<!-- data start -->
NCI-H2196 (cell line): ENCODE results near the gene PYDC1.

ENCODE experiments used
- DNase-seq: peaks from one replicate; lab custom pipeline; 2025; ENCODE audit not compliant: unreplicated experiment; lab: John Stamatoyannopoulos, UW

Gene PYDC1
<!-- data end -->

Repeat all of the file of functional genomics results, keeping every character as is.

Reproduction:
NCI-H2196 (cell line): ENCODE results near the gene PYDC1.

ENCODE experiments used
- DNase-seq: peaks from one replicate; lab custom pipeline; 2025; ENCODE audit not compliant: unreplicated experiment; lab: John Stamatoyannopoulos, UW

Gene PYDC1